There are 2 options available: the normal train – the dark blue line that stops at every station including Gimpo Airport, which takes longer, and it’s the more affordable option and you can pay with your T-Money card; and the express train – a non-stop line that will get you to the airport or to town in less than 30 minutes. You will need to buy the express line ticket ahead of time (AREX Incheon Airport Express Train One Way Ticket in Seoul) and show the ticket when checked.
- Transfer – book a private transfer and forget about everything. You will get picked up from the airport and taken directly to your accommodation. See a great option here!
- Public bus (KAL) – the cheapest option for getting from Incheon Airport to the city center, with a few options taking you almost anywhere in the city. Read the complete guide here!
How to get around Seoul
As Seoul is a big city with plenty to do and see, no matter where you choose to stay, you will have to make use of public transportation.
You will need a T-Money card – this is basically a rechargeable card you will be able to use on all public transportation means (subway, buses), but also at different convenience stores. You can buy the card from any subway station or convenience store such as 7Eleven, GS25, EMart24, CU.
The cost of the card itself is 4000 KRW (3.6 USD) and you can top up at any of the above-mentioned stores – just know that you will be able to pay by card for the card itself, but you will need cash to top up. If you choose to order it online beforehand, you could save some money.
You will need to download an app called “Subway” (here for Android and here for Apple). It helped me a lot to get around and understand where to change and what line to take. Additionally, it provides an updated timeline so you can make the best out of your time.
Whenever you enter and exit the bus or subway you will need to validate your card so the system will know your start point and endpoint and how much to charge you.
Since you only spend 2 days in Seoul, you can take advantage of the Discover Seoul Pass. The city pass offers discounts to the most important tourist attractions and activities in town. Read my complete explanation together with an itinerary that will help you save the most here.
Also, when you want to just walk from one place to the other, it is worth knowing that Google maps won’t help you while in South Korea. Just download Naver Maps (here for Apple, and here for Android) and start searching.
It is worth knowing that not always it will be easy to find addresses unless you write them in Korean. Use Google Translate and copy the translation into Naver maps, this way it should always work.
VISA & K-ETA
Depending on where you are traveling from, you will or won’t need a visa. Check your Visa requirements here!
Currently, South Korea has in place a visa-free online application process for certain eligible countries (you can check the list here) that you must obtain before your trip.
K-ETA or the Korean Electronic Travel Authorization must be obtained before boarding a flight or ship. Here is some useful information regarding the K-ETA visa:
- The approval process takes more than 72 hours, thus it is useful to apply in advance;
- You will need to have accommodation booked before applying for the K-ETA, the address is one of the required information.
- The validity of the K-ETA visa is of 2 years from the date of approval;
- With the K-ETA you can stay in South Korea for 30 to 90 days;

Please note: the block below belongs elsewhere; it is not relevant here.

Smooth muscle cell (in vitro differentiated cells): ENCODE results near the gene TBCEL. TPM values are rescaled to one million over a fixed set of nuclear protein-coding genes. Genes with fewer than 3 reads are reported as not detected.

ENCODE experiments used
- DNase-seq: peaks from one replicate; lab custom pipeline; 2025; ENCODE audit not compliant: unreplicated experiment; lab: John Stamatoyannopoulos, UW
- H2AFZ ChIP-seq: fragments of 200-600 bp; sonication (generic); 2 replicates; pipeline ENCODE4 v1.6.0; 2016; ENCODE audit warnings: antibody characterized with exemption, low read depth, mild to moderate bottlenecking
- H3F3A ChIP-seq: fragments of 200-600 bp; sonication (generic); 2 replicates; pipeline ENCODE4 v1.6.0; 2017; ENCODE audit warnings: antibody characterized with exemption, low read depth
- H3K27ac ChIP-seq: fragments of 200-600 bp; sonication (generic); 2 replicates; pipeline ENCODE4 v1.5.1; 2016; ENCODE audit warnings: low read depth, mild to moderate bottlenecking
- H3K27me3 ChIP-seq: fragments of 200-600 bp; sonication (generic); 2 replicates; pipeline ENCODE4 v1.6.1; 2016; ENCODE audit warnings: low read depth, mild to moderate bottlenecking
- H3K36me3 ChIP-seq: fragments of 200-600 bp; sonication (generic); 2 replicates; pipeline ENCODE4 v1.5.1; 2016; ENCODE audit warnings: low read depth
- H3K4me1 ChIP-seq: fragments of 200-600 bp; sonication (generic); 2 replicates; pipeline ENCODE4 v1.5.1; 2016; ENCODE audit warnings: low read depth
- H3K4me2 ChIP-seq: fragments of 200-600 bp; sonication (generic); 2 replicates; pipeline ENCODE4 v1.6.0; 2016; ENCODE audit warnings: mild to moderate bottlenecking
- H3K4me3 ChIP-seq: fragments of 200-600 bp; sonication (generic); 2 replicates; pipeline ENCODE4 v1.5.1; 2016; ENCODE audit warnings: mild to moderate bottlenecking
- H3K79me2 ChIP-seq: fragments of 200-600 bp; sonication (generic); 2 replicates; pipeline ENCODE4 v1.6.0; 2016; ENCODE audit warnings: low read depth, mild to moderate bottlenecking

- However, if you are visiting for travel purposes, and plan to return after your first visit, you will have to come back and update your visa with the new hotel address;
- One person can apply for up to 30 persons and can pay for all at once;
- K-ETA price: 10.000 won (around 9-10 USD)
Other useful tips & links
Where to stay in Seoul
If you’re only spending 2 days in Seoul and have only one night here, I would encourage you to choose the best location to stay in.
This way, you won’t waste time on the commute and will be able to make the most out of your hours here.
Choose to stay in one of the below areas, with a few great hotel options:
- Namdaemunno – the area we chose to stay in during our first trip to Seoul, at Courtyard by Marriott Seoul Namdaemun. It was a nice hotel, with a view of the NSeoul tower and the Sungnyemun Gate, from where I could easily walk to many of the main attractions in town. Check it out here!
- Insadong – maybe the most tourist area in town, mainly because it is so close to most of the popular spots. ibis Ambassador Insadong offers Seoul Tower views and a beautiful rooftop terrace, and it is located close to Insadong’s Main Street, which has most of its outlets open all night. Check it out here!
- Myeongdong – Nine Tree Hotel Myeongdong – I must admit this was our first choice when it came to hotels in Seoul, but somehow we ended up with the Courtyard one (and I don’t regret it a bit). This one is perfectly located and offers a great quality vs price ratio. Check it out here!
- Hongdae – most people look into either staying in Myeongdong or Hongdae when visiting for the first time. Each has its advantages and disadvantages, but if you want to stay in a dynamic and bustling area, Hongdae is the place for you. See where to stay in Hongdae!
Other things to do in Seoul and things worth knowing
Of course, there is so much you can fit into 2 days in Seoul, however here are a few other activities you might want to consider for your trip:
- On your visit to the palaces, rent a traditional hanbok and book a professional photographer to help you take some amazing pictures. It will only take 1-2 hours, but you will have a memory that will last a lifetime.
- Go on a day trip to DMZ – get to see the demilitarized zone between North and South Korea, a once-in-a-lifetime experience for anyone. See more about the tour here!
- Explore Hongdae and its many coffee places
- Climb the Seoul Tower and visit some of the most popular K-drama filming locations
If there’s one thing we learned in recent times, is that we don’t want to make travel plans without insurance. My go-to travel insurance is Aardy.com – by using them, you will get the best possible prices on travel insurance because they compare prices from over 30 providers, and give you the best.
When is the best time to travel to Seoul, South Korea?
My suggestion is to always plan your trip for the shoulder season: spring has its charming blooms and pretty weather, while fall comes with some extremely romantic colors.